7 May 2023

A constitutional conundrum - or simply a king-size spectacle?

From Mediawatch, 9:10 am on 7 May 2023
TVNZ's special coverage of the Coronation of King Charles III.

TVNZ's special coverage of the Coronation of King Charles III. Photo: screenshot / TVNZ 1

The Coronation this weekend was an historic event that anointed a new head of state for us for the first time in 70 years - and also a made-for-media spectacle that captivated broadcasters.

After the death of Queen Elizabeth II last year, pundits predicted a debate about cutting ties with the Crown would follow, but the media have shown little appetite for it.   

Last Monday, Morning Report listeners heard from royalty fan Barbara Larsen about how much she was looking forward to the Coronation. She has collected royal stuff since she was a child which now lines the walls of her house in New Plymouth. 

TVNZ this week was certainly banking on New Zealanders wanting wall-to-wall royalty this past week. 

The state-owned broadcaster -  which turned down an invitation to air the state memorial service for Queen Elizabeth II last year - began last Wednesday night with last year’s Royal Variety Command Performance on TVNZ1 (though Coronation Street on after that was just a coincidence).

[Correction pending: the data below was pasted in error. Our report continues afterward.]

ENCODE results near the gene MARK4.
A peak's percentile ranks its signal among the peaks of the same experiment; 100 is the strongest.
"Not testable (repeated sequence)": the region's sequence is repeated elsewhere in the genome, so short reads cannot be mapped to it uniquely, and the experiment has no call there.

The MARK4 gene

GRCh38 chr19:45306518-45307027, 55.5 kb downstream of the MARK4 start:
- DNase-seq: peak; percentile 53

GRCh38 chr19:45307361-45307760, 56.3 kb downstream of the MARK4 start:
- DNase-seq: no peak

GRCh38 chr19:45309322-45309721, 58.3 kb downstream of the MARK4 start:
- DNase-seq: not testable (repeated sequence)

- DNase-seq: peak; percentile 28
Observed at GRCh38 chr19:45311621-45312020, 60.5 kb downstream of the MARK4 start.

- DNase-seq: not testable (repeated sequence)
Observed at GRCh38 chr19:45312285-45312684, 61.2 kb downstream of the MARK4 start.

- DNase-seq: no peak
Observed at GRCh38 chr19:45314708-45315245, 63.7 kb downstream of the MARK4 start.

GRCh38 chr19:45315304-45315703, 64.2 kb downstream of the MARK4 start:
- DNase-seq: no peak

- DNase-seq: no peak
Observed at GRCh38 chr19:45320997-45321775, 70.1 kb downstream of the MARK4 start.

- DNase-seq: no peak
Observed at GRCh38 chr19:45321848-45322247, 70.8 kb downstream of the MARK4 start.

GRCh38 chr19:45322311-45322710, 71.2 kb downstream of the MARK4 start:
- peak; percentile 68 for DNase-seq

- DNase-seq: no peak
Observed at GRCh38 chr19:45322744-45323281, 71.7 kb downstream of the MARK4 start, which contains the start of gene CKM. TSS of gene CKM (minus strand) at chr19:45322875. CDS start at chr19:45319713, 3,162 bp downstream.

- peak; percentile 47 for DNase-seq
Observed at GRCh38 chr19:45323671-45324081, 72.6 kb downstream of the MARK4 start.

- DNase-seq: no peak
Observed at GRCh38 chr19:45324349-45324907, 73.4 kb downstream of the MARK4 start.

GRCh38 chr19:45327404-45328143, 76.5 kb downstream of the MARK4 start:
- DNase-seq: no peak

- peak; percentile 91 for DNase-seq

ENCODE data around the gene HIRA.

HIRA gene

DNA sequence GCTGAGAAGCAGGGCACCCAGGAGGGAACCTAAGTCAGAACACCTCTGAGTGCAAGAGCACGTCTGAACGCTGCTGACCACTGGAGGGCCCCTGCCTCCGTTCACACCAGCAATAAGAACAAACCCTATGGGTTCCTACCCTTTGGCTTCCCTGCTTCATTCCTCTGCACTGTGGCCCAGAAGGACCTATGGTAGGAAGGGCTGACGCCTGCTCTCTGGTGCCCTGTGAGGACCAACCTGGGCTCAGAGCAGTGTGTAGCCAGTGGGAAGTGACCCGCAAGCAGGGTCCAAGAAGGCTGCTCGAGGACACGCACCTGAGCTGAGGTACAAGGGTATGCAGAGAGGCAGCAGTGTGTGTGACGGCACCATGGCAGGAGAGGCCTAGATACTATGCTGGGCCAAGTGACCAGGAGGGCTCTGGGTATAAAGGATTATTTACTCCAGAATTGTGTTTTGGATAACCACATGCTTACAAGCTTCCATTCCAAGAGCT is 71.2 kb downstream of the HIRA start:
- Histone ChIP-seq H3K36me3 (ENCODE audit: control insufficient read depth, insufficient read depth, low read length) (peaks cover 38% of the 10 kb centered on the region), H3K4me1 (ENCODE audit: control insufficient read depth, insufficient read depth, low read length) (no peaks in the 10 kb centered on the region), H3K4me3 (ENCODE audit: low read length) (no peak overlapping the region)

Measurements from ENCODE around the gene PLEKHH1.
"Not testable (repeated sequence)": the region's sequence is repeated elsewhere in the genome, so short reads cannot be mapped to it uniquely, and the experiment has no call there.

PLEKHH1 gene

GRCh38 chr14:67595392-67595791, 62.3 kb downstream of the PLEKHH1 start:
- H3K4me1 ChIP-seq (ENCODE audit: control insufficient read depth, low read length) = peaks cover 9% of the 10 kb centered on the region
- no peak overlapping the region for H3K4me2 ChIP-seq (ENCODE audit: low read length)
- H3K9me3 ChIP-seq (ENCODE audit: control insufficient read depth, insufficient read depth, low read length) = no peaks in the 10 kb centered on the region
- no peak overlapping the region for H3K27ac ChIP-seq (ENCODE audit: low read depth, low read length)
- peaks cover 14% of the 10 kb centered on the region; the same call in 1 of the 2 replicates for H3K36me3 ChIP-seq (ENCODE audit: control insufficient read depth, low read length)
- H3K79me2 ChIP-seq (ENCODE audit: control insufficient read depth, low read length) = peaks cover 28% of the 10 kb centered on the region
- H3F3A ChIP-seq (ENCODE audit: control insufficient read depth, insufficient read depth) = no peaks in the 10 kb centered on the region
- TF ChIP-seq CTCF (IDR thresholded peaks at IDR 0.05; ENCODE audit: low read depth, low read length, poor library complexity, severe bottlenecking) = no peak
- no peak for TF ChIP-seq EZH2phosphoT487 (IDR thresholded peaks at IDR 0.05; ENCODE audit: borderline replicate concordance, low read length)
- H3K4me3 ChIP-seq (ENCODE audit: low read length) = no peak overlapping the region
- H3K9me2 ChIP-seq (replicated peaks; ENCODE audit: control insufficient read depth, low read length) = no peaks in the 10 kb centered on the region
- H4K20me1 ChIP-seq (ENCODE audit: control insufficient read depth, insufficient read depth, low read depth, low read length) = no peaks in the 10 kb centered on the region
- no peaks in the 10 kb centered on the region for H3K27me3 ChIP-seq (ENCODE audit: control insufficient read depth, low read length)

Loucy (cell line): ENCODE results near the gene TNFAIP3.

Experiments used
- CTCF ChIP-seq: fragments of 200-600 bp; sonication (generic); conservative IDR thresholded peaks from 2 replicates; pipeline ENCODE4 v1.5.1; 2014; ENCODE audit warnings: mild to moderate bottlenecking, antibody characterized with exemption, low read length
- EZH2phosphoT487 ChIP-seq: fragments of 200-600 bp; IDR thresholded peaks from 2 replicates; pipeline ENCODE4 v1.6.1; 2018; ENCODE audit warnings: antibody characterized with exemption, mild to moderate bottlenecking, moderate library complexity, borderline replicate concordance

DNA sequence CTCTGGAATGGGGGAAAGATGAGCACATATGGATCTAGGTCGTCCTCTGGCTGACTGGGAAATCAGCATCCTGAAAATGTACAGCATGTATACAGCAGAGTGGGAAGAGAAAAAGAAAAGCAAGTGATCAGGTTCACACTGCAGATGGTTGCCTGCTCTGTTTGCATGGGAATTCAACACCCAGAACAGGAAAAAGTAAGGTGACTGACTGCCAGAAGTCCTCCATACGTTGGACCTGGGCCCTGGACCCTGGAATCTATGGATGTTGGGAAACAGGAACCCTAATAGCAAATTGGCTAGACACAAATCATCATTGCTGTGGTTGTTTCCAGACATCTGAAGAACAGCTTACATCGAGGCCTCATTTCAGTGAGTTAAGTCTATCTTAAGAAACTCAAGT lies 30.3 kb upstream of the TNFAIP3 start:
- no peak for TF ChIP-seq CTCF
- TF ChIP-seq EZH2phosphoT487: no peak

Then on Friday there was a King Charles Special of The Repair Shop; followed by My King Charles III - billed as “a uniquely intimate picture of the man behind the crown” - and then King Charles III: A New Era - billed as a “ground-breaking and moving documentary” including a never-before-seen interview with his former butler. 

TVNZ kicked off the coverage at 10am on Coronation Saturday itself, with another big gig: The Platinum Party at the Palace

After that, TVNZ1 showed a documentary called Fergie & Meghan: Inconvenient Royals before Catherine Our Queen in Waiting, a profile of the Princess of Wales.

That was followed by Charles and the Women Who Could Have Been Queen which was all about Charles’ search for a bride down the years - including the one who is now Her Majesty.

Then At 7pm, TVNZ news hosts Melissa Stokes and Daniel Faitaua took over joining the BBC’s coverage from London later on.   

For those wanting an alternative to TVNZ’s Their Majesties’ Coronation, Three offered The Coronation of their Majesties on Saturday night, also hooking in to coverage from the BBC.